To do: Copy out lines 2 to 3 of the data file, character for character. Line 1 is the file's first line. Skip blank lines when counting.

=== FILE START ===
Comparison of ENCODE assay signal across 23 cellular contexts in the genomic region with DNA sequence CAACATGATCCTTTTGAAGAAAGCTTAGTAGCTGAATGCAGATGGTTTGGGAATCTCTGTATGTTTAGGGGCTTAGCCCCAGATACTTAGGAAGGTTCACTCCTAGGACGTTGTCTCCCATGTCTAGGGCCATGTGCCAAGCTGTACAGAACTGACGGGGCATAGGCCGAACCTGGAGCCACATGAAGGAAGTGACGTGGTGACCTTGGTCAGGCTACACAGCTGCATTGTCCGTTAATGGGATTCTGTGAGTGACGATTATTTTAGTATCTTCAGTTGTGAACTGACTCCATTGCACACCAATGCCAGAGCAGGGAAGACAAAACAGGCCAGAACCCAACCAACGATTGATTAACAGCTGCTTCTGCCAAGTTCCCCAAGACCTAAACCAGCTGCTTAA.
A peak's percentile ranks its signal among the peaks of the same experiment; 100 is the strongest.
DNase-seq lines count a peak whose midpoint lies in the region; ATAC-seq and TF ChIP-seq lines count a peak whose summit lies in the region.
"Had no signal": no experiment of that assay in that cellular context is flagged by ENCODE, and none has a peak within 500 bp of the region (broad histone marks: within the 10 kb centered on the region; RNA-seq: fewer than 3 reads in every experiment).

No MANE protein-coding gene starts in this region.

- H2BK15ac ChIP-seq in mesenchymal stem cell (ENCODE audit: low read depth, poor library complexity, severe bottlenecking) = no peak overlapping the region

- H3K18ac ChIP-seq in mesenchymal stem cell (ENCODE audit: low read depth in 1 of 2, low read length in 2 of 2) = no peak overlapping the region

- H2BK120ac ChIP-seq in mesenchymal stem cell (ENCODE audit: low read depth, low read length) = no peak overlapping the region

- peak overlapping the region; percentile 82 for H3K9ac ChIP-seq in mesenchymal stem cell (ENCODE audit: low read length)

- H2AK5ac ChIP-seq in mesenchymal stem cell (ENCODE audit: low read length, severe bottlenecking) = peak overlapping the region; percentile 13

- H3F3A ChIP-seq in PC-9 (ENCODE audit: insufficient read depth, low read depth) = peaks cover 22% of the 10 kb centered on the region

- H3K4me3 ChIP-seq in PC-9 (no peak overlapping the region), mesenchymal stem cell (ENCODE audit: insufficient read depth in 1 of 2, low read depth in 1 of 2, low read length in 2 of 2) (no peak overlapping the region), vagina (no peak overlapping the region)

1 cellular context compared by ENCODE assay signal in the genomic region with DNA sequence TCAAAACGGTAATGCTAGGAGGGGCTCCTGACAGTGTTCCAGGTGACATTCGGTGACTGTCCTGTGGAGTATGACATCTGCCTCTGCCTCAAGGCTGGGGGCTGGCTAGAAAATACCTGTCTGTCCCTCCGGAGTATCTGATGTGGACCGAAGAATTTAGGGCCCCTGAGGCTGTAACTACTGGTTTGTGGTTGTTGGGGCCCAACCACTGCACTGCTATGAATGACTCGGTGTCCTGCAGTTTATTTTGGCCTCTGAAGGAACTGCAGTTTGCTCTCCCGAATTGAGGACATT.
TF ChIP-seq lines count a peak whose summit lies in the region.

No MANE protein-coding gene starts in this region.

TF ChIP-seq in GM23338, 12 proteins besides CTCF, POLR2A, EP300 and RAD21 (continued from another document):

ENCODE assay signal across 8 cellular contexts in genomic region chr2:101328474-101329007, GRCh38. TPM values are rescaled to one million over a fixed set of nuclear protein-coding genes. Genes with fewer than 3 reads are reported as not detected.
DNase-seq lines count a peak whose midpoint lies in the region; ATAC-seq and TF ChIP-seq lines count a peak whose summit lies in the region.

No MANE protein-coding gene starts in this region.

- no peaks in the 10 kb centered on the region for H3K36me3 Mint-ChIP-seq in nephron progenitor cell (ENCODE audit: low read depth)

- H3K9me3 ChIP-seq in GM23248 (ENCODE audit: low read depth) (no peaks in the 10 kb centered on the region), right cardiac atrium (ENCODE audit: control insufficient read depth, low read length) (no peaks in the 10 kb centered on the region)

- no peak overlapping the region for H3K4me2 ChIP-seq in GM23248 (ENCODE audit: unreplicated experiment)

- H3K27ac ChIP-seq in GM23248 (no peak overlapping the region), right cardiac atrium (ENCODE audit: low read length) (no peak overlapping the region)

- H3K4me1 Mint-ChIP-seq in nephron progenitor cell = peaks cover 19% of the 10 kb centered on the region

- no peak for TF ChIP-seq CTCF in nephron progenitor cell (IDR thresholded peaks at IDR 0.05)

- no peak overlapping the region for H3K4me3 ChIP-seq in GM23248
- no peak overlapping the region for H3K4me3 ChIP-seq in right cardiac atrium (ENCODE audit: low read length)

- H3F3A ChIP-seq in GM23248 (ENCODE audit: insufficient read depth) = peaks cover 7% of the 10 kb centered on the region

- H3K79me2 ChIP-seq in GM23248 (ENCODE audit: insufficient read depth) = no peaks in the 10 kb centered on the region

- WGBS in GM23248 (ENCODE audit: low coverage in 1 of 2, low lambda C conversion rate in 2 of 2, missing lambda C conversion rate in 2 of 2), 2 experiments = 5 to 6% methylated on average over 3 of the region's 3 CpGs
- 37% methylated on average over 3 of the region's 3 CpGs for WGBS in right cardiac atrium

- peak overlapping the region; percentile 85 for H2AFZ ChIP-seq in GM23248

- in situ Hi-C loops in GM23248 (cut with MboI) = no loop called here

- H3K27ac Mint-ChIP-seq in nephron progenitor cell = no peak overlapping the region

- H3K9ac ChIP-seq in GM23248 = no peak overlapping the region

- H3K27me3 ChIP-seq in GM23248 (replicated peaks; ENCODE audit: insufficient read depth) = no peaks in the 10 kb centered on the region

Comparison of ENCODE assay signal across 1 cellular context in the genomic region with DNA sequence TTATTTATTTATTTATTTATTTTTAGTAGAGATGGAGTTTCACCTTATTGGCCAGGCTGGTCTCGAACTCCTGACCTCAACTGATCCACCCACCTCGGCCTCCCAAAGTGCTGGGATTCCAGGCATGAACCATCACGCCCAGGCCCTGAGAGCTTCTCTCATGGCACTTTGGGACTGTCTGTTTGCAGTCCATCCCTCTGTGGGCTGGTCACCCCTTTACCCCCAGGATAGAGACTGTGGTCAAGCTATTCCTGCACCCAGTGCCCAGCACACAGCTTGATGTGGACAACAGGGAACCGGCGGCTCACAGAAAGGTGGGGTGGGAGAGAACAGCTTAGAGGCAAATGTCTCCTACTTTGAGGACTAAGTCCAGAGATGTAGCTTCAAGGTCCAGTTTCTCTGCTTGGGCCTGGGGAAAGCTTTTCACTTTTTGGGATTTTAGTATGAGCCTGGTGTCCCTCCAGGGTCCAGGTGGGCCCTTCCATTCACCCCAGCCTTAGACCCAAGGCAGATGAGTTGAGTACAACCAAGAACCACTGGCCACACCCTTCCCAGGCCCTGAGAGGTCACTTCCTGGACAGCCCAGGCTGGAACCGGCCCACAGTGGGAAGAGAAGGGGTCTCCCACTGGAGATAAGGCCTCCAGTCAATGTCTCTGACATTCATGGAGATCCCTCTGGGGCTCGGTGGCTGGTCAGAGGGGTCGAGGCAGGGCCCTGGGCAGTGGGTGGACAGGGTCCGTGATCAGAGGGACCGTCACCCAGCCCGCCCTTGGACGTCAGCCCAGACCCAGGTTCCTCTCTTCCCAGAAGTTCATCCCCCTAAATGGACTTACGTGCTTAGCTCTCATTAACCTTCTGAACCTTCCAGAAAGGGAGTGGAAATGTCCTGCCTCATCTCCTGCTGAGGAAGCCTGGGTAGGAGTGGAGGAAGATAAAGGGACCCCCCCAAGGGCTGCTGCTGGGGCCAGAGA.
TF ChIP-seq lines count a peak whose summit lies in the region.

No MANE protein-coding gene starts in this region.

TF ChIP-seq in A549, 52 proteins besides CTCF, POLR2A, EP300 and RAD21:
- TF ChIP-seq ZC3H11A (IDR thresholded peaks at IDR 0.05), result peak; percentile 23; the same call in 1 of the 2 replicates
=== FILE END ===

A peak's percentile ranks its signal among the peaks of the same experiment; 100 is the strongest.
DNase-seq lines count a peak whose midpoint lies in the region; ATAC-seq and TF ChIP-seq lines count a peak whose summit lies in the region.